Sweden’s crop of emerging talent will be hoping to follow in the footsteps of one of their nation’s golfing heroes when they tee it up in the second edition of The Princess this week.
Ryder Cup star and European Tour champion Henrik Stenson launched the event last year and is backing it again as he looks to give the next generation of Swedes a platform from which to build a successful playing career.
Stenson won the European Challenge Tour Rankings in 2000, winning three times including the Gula Sidorna Grand Prix in his homeland, and a strong Swedish contingent will be looking to replicate that success ten years on.
Among those leading the challenge at Båstad GKwill be Oscar Floren and Pelle Edberg, the leading Swedes in the current Rankings in tenth and 11th place respecitvely.
Floren was tied fifth in the Kenya Open and runner-up in the Turkish Airlines Challenge hosted by Carya Golf Club, losing in a play-off, while in-form Edberg finished joint runner-up in the SAINT OMER OPEN presented by Neuflize OBC a fortnight ago.
They will be joined by the flamboyant Joel Sjöholm, who finished as the leading Swede in last week’s Fred Olsen Challenge de España in tied 11th position.
Sjöholm will be looking to draw inspiration from Stenson as he seeks improve on his best finish so far this season, fifth in the Mugello Tuscany Open, and capture his maiden Challenge Tour title.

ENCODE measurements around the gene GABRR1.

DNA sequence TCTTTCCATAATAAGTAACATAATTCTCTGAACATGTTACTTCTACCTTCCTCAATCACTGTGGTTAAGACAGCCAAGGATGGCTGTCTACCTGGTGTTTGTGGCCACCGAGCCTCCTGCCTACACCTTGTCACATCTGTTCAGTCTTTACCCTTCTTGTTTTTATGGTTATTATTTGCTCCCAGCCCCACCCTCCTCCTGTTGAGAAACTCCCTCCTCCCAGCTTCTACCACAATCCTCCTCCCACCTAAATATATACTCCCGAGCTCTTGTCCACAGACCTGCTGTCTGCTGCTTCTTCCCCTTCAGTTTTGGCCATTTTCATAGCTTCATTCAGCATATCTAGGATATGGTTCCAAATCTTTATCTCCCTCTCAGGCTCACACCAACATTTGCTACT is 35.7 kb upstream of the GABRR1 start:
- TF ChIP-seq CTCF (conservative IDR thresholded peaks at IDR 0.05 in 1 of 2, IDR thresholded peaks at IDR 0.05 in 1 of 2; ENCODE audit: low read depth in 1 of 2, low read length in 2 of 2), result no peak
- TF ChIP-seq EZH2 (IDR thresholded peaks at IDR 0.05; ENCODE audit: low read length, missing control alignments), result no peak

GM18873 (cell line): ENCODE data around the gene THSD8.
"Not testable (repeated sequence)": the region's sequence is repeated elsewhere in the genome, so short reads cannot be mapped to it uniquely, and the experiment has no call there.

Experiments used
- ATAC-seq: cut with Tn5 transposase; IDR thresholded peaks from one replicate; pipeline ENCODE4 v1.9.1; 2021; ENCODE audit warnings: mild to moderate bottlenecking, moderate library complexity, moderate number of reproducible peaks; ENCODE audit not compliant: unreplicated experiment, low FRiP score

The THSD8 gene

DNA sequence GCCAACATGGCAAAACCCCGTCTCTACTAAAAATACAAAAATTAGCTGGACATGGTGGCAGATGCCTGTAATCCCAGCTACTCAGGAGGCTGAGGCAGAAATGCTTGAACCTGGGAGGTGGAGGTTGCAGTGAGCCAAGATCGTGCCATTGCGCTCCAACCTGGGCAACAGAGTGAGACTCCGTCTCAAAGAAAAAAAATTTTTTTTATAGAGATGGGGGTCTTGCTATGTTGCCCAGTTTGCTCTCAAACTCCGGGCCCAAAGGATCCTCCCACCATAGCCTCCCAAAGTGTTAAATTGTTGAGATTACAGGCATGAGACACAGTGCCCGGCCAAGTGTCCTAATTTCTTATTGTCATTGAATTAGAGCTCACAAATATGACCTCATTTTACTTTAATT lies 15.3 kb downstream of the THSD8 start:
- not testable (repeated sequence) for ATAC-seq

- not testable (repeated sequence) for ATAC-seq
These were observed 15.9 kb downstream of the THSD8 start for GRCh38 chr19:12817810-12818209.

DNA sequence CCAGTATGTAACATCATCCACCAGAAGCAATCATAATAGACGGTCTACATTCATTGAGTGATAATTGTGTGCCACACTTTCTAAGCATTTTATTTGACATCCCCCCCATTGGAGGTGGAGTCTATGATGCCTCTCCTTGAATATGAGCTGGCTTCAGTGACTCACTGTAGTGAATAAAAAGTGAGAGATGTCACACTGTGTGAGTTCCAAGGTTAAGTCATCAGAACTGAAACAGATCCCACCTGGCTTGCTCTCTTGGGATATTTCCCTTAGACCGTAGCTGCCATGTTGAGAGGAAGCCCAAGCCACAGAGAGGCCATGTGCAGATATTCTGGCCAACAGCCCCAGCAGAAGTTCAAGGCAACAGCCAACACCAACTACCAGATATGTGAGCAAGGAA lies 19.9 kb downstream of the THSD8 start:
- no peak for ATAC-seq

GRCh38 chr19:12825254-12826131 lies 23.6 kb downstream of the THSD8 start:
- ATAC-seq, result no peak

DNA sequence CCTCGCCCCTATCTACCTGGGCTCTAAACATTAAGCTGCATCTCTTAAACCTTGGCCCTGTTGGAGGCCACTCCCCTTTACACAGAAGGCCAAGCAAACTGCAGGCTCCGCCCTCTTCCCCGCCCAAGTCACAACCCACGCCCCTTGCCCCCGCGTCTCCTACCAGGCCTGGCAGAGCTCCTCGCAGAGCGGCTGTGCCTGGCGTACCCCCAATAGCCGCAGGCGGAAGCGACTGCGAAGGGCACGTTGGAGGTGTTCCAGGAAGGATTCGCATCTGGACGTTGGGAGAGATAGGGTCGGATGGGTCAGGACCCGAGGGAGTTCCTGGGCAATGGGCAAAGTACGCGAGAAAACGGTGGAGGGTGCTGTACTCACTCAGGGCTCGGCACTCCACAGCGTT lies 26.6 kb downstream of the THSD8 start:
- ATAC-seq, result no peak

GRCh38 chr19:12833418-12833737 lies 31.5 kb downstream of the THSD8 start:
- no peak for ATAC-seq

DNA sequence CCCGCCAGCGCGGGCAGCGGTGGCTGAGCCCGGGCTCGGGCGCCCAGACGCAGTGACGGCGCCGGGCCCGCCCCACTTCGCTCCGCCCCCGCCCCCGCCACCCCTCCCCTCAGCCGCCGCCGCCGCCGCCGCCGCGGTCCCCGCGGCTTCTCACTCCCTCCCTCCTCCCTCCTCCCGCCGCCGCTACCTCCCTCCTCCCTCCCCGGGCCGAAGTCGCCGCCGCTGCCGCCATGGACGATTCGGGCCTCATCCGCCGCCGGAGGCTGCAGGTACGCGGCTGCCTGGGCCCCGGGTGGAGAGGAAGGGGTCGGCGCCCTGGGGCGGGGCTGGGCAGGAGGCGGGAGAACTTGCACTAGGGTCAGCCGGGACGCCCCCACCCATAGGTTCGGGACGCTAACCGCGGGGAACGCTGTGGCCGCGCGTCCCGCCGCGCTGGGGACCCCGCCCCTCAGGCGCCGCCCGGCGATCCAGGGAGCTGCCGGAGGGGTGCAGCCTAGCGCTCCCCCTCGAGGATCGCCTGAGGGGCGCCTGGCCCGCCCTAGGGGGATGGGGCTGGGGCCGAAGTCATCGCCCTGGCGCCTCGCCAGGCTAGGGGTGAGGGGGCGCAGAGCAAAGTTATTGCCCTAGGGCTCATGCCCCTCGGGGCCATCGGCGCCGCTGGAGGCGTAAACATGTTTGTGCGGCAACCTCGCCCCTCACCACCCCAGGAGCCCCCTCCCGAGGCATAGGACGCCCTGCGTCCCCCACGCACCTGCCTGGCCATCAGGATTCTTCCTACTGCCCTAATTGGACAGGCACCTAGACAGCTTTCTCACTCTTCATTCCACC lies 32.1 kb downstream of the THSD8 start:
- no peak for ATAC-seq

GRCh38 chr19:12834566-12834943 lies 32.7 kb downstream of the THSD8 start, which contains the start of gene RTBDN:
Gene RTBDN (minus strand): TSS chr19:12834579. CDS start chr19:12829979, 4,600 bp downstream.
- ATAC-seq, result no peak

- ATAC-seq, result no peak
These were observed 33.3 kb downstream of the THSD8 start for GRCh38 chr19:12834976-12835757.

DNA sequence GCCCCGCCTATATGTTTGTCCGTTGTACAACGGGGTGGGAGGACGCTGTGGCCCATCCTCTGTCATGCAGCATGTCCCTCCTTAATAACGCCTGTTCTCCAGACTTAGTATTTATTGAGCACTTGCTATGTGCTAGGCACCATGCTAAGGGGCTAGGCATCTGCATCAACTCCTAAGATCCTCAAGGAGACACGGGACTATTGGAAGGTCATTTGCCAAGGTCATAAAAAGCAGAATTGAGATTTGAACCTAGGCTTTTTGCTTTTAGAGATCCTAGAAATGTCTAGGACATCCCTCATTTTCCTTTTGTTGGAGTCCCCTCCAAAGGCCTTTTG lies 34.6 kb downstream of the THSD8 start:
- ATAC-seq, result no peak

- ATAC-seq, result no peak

He said: “People talk about different personalities in the game but Henrik does it his way and has had great success. He is an inspiration to all the Swedish guys who would love to achieve what he has done so far.
“It’s great that he wants to put this tournament on, especially as he doesn’t do it just to get his name known. He wants to give back to all the people who support him in Sweden and this week people can see us play and see the difference with such a great player as Henrik.
“He won the Rankings in 2000 and that is a great achievement for anyone. I would love to do the same but really I would be happy being in any spot from one to 15come the end of the season. I’m just focusing on getting on the main Tour as soon as I can.”
The promising 25 year old is hoping to mount a sustained campaign on the Challenge Tour after a back injury last year forced him to take some time away from the game.
“I shouldn’t have played in this event last year having injured my back a few weeks before but I just didn’t realise how bad it was until December and had to take time off,” he said. “I should have done that right when it happened.”
For those players looking to graduate on to The European Tour, they need look no further than last year’s winner for inspiration. Englishman Andrew Butterfield’s wire-to-wire victory helped him finish sixth in the Rankings and secure a return to The European Tour.
Scotland’s George Murray has been in fine form of late, winning the Scottish Hydro Challenge and finishing tied fifth in Spain last week, and he returns to Sweden where he finished in the top ten last year.
He said: “I’m just trying to take it all a little less seriously and treat it as a bit more of a joke to be honest and it is paying off. I’m just much more chilled out.”
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